School/Dept.: Industrial Engineering
Professor: Mario Ventresca
Desired experience:   At least one student with object-oriented programming, data structures, algorithm analysis, as well as familiarity with at least basic discrete mathematics, statistics and probability (graph theory, distributions, hypothesis testing, regression, etc). Experience using MPI/parallel computation would be highly advantageous, but not necessary. Familiarity with Linux and R would also be useful. A student with a background in epidemiology or applied mathematics would also be very strongly considered.
Number of positions: 1-2

Facebook, Twitter, Orkut and LinkedIn are well known examples of cyber-social networks. However, social networks obviously exist outside of that domain and can represent the connections we make with the people around us. Unlike cyber-world social networks where the connections people make are fully known and observable, real-world networks must be inferred from limited statistical information as well as reasonable assumptions about human behavior. In both instances, a representative social network allows for the study of not only the network topological properties but also diffusive processes acting upon it, such as information spread, influence, disease, etc. There exists a gap in our ability to reconstruct real-world networks from partially observed, noisy and limited data.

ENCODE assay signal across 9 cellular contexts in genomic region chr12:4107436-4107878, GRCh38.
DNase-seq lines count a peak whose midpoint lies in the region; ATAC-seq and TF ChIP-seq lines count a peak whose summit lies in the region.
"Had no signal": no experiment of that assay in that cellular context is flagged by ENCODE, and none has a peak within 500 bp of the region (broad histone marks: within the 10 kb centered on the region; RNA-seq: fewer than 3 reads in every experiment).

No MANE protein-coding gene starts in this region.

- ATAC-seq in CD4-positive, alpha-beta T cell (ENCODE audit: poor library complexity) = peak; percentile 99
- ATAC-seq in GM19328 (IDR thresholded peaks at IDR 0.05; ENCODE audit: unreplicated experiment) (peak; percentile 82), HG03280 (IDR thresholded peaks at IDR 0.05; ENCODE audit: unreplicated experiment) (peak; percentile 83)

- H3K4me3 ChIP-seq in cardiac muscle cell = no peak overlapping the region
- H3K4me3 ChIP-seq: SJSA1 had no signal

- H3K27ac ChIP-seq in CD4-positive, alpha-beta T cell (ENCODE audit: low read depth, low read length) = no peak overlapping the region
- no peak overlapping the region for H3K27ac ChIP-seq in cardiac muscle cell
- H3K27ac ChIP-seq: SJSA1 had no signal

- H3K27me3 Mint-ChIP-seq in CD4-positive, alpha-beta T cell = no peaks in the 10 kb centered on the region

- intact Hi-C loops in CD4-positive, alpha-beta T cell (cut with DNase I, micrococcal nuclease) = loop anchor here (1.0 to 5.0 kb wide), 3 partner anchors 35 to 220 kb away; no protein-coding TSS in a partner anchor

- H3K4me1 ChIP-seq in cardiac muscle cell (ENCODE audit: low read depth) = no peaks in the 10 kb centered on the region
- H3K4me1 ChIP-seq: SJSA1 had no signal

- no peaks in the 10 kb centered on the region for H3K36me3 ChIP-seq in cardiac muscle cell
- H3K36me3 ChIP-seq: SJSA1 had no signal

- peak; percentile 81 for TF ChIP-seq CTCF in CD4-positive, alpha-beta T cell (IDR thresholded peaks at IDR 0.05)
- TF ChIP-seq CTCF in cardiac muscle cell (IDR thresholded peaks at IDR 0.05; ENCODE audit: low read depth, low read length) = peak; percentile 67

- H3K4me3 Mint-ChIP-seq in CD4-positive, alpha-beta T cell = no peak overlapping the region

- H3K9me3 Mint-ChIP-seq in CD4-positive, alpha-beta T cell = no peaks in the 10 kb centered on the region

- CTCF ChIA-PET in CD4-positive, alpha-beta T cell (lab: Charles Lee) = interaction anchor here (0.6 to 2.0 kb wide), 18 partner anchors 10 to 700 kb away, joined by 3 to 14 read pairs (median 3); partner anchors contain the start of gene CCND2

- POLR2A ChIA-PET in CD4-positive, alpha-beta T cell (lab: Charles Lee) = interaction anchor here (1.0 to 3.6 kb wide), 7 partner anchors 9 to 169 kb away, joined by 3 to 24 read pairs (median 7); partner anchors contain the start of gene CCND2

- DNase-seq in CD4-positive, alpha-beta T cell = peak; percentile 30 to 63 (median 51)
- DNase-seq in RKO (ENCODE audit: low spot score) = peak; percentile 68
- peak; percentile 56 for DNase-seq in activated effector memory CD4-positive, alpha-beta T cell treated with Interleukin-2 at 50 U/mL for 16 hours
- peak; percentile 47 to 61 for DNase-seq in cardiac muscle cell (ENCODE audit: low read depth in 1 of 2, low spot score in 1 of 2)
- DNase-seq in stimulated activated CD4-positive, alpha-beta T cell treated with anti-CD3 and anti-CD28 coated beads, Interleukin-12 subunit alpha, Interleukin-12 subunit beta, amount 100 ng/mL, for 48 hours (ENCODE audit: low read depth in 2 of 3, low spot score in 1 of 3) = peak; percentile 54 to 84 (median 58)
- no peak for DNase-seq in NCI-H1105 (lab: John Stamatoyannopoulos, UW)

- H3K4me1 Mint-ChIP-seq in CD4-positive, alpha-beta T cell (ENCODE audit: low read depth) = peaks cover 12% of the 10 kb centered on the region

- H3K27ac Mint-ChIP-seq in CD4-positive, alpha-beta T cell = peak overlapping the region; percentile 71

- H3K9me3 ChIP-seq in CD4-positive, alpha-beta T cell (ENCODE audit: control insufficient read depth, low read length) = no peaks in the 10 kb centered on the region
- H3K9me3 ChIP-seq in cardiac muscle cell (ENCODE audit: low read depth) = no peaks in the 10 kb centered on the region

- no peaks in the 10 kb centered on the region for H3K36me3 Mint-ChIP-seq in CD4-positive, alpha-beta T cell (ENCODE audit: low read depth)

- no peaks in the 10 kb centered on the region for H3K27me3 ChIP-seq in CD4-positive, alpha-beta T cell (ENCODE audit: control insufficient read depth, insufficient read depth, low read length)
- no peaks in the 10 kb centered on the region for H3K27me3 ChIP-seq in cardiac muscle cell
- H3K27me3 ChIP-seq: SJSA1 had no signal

This project will aid in developing efficient and scalable algorithms for constructing real-world social network representations at different scales and abstractions (up to global). An extensive literature review of existing capabilities and known social behaviors/mixing patterns will be conducted as part of the project, as will data acquisition and analysis.

 

Developing Brain Computer Interface for Hands-Free Movement Control

Research categories:  Bioscience/Biomedical, Electronics
School/Dept.: Biomedical Engineering
Professor: Zhongming Liu
Preferred major(s): Biomedical Engineering, Electrical Engineering, Computer Science
Desired experience:   Signal and System, Digital Signal Processing, Pattern Analysis, Machine Learning
Number of positions: 2

The student will be involved in developing a real-time brain computer interface system. Through this system, a human subject's brain signal will be acquired and analyzed in realtime to decode the subject's intention to move an object in a 2-D plane without involving his/her hands. The system will serve as a prototype for a new-generation medical device to facilitate disabled patients in motor control by only using their minds.

 

Development of Theranostic Drug Delivery Systems for Cancer Treatment

Research categories:  Bioscience/Biomedical, Chemical, Material Science and Engineering, Nanotechnology
School/Dept.: Industrial & Physical Pharmacy
Professor: Tonglei Li
Preferred major(s): chemistry, chemical engineering, biomedical engineering, biological engineering
Number of positions: 1